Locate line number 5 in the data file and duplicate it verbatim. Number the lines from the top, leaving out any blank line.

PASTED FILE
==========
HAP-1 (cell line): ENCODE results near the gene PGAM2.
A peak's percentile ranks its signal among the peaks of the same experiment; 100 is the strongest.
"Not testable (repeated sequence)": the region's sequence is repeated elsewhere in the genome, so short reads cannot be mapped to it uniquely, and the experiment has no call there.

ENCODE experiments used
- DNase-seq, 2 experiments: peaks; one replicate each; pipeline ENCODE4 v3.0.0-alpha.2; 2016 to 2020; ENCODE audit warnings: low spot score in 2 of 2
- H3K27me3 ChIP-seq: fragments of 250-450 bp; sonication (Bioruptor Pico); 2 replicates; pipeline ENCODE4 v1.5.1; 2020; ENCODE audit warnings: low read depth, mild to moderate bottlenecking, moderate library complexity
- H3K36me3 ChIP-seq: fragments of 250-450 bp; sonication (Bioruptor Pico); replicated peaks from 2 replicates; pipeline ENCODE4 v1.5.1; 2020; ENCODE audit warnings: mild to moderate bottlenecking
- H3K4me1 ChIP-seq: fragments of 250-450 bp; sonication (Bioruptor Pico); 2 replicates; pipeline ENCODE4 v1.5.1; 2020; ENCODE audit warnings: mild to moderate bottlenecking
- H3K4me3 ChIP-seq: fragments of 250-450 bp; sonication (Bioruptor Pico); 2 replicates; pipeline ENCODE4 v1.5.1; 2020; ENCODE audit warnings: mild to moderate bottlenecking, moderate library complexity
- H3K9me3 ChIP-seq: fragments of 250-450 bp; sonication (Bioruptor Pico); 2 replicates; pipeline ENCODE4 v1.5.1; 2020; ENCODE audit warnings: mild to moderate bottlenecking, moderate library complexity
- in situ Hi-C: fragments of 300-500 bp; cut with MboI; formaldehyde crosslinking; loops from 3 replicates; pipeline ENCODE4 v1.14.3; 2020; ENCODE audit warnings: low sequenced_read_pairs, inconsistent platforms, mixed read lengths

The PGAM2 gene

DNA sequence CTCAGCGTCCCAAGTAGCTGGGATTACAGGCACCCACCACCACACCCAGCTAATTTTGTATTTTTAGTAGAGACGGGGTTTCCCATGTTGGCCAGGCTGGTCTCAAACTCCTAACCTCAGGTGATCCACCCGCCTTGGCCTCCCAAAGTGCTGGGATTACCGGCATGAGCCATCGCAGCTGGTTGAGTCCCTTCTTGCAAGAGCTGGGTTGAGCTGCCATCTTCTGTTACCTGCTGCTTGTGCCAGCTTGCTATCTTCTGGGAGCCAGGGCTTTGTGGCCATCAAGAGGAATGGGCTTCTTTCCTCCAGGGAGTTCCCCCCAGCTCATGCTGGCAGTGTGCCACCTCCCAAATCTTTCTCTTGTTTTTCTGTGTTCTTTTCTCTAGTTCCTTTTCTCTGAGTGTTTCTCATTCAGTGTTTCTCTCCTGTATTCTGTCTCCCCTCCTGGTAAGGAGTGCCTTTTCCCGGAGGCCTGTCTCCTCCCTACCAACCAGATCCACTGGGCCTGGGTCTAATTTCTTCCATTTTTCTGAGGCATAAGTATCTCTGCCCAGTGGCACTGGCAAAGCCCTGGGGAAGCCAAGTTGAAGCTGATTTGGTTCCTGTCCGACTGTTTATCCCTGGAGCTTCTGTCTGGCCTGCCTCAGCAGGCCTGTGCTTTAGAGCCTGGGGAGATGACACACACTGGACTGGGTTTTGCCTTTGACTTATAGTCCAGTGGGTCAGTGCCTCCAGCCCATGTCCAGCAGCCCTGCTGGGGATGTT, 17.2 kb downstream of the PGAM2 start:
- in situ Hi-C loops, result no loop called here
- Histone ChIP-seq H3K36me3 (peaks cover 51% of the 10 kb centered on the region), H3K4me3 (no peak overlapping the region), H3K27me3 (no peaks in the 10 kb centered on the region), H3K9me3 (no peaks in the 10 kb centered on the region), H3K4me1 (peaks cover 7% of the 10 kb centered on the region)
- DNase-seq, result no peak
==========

- DNase-seq, 2 experiments: peaks; one replicate each; pipeline ENCODE4 v3.0.0-alpha.2; 2016 to 2020; ENCODE audit warnings: low spot score in 2 of 2